Chinese man must choose one wife to keep
Ren Shushao and Xiong Jinzhen of Qijiang, China, had been happily married when Xiong disappeared in 1997. After five years of having no idea what happened to Xiong, Ren remarried, and that marriage is going great. But it got a little tricky earlier this year when Ren heard that his first wife had been kidnapped back in 1997, sold to a series of men and was being held in a nearby city. He helped rescue her, and that led to Ren and his two wives all living together. "Each of my wives has their own room, but I sleep more with my old wife," he told the Conqing Business Daily, offering details everyone was curious about but was afraid to ask. Everyone seems okay with the arrangement, except the law. Ren has been told to pick one wife and divorce the other, or be charged with bigamy. He says he is keeping Xiong, but that his second wife is welcome to stay with them.
Dinner is late, so next step: arson
Police in Sissonville, W.Va., have arrested Guy Jones, 60, on first-degree arson charges. According to Guy's wife, Beverly, Guy got home and was pretty upset that his dinner wasn't waiting for him. Next thing she knew, flames were coming up from the basement, reports the Charleston Daily Mail.
Cell number leads to early termination
First it was Vladimir Grashnov. The Bulgarian businessman died of cancer in 2001 at 48. Then Konstantin Dimitrov, a Bulgarian mafia boss who got whacked in 2003 at 31. Then Konstantin Dishliev, a businessman who may have also been a drug smuggler and was shot dead outside a restaurant in 2005. The connection: all three had the cell phone number 0888-888-888. Sounds like a cool number, easy to remember, but seriously bad luck seems to follow it. Since Dishliev's death, the number has not been reassigned, and London's Telegraph reports it has been shelved for good, though the company won't confirm that, or even discuss it.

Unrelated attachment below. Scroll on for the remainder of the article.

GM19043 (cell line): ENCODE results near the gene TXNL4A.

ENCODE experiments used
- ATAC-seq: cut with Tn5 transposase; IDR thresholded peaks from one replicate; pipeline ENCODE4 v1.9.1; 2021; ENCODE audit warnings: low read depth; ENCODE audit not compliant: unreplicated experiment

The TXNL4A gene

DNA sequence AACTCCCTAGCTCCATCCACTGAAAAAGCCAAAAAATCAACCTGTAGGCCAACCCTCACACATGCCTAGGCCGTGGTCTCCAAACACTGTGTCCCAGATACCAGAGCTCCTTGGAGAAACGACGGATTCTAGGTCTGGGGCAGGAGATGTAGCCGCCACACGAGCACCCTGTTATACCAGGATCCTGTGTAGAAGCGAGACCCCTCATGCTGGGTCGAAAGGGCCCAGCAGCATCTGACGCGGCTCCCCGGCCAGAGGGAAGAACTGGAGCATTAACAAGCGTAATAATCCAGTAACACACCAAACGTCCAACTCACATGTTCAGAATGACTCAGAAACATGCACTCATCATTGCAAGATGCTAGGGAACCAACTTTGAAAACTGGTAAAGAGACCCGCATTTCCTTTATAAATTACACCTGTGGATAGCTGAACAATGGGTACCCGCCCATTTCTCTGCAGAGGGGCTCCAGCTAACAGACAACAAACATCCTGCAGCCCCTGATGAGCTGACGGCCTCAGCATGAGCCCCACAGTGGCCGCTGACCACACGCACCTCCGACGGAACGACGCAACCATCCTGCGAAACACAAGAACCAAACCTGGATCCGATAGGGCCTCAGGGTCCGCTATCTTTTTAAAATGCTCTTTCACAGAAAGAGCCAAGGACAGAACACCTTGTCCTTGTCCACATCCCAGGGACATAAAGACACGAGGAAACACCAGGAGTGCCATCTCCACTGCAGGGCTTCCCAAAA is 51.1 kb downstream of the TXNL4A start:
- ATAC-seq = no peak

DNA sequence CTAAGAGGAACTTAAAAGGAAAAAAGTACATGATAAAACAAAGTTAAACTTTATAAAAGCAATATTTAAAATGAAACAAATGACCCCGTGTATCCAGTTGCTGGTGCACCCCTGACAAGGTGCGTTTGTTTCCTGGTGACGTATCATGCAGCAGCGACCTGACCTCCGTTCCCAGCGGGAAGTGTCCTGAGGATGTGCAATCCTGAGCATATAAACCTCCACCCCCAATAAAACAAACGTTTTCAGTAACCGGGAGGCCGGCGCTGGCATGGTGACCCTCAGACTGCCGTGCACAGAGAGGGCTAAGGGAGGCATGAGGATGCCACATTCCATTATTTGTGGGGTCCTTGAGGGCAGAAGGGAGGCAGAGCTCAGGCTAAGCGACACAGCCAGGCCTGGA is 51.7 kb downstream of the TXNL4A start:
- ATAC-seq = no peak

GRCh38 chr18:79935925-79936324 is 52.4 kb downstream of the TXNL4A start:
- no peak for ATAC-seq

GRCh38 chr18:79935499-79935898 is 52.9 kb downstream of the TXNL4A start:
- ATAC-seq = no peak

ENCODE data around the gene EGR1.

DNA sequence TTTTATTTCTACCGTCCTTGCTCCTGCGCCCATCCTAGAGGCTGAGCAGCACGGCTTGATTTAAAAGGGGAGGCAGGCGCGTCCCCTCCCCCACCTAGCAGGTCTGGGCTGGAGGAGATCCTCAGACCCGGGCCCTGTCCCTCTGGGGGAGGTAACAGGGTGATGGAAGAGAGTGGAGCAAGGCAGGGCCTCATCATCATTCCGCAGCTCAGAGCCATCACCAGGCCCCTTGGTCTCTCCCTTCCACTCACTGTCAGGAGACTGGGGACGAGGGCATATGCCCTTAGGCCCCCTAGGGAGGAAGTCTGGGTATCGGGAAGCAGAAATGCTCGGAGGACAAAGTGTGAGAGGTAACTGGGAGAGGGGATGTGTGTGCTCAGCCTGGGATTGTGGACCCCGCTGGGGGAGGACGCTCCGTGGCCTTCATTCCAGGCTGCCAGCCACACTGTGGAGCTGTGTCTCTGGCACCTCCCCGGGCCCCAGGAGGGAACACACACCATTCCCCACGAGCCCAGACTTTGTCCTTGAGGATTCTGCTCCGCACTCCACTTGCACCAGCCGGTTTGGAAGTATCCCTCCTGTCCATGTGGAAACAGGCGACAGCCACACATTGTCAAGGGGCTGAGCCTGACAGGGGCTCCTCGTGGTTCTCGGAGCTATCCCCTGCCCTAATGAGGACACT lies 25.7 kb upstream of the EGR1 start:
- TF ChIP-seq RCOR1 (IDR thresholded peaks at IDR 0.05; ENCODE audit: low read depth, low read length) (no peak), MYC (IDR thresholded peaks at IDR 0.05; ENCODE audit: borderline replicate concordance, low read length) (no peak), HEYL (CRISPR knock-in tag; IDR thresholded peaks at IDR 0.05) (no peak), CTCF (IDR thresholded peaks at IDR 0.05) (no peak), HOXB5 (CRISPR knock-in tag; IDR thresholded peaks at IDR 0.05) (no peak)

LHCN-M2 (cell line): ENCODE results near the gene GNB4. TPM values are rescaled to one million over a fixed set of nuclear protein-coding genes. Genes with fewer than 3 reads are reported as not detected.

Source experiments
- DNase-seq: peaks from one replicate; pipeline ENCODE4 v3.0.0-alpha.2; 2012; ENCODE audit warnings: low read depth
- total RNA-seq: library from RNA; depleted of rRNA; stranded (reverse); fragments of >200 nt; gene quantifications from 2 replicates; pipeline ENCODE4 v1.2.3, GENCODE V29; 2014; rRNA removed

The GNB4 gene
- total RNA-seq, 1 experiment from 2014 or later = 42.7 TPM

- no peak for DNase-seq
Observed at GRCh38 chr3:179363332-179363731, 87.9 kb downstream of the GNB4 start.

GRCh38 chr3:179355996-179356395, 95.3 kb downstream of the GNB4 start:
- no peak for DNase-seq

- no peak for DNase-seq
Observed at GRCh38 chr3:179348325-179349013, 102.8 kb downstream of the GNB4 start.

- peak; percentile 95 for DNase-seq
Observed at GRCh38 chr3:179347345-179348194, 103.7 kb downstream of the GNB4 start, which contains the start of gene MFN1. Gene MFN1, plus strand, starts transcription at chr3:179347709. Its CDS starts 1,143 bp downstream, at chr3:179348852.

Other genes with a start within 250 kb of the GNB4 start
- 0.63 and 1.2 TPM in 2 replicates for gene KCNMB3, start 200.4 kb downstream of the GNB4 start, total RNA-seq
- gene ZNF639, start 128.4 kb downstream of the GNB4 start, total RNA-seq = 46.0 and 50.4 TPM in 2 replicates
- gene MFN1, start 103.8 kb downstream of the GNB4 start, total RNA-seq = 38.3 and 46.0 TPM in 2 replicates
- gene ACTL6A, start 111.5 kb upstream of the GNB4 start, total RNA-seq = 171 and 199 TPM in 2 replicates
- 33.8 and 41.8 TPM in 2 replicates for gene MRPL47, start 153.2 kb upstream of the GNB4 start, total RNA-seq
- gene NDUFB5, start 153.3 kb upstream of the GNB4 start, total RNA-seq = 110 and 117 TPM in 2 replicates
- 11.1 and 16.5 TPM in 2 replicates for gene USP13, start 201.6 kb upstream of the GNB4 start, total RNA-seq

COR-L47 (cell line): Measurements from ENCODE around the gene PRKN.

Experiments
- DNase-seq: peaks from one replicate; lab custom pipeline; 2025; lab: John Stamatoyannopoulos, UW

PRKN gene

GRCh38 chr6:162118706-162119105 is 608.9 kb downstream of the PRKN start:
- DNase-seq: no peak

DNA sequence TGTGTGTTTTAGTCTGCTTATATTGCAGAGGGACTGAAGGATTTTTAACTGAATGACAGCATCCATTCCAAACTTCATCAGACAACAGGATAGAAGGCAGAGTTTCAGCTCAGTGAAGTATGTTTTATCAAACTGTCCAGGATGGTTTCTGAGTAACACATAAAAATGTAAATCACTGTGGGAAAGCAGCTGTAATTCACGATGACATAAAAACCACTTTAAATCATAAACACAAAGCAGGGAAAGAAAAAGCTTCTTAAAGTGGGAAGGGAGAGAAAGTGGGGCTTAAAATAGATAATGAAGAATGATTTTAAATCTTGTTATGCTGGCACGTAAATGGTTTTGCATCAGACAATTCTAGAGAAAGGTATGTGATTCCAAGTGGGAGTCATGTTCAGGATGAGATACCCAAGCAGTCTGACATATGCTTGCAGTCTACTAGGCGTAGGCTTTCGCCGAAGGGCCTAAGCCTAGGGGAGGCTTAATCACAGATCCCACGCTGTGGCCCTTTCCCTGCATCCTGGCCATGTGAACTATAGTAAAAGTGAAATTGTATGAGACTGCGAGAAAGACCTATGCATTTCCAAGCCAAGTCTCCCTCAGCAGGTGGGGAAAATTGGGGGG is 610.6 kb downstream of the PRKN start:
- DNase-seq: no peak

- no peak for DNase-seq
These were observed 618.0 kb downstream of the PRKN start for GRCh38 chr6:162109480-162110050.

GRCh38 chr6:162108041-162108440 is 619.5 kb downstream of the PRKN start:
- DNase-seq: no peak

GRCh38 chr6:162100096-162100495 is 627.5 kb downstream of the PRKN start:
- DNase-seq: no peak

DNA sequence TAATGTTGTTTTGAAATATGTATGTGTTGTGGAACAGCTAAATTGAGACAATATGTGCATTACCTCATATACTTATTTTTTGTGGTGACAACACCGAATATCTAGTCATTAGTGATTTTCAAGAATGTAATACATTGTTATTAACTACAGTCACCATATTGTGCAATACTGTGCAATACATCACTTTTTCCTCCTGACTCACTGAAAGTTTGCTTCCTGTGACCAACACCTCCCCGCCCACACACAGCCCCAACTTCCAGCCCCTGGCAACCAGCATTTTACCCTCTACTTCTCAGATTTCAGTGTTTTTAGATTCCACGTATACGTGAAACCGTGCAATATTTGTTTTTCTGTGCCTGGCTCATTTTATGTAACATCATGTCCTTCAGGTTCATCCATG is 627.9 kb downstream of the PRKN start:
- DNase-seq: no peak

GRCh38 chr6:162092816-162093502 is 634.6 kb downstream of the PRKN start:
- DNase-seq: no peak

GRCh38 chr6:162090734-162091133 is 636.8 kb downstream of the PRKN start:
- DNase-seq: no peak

Passenger dreams on after landing
The United Express flight from Washington's Dulles Airport to Philadelphia arrived at 12:27 a.m. Tuesday, after a trip of barely an hour. But Ginger McGuire had taken the time to nap. Being a short flight, it wouldn't have been much of a nap, but it got longer when the crew didn't wake her up. When a cleaning crew arrived at 3:50 a.m. to prepare the plane for its next flight, she was still there sleeping. But they at least woke her up. Oh no. This is going to lead to a steep, prepaid wake-up fee, just wait.
Compiled from Times wire services and other sources by staff writer Jim Webster, who can be reached at firstname.lastname@example.org.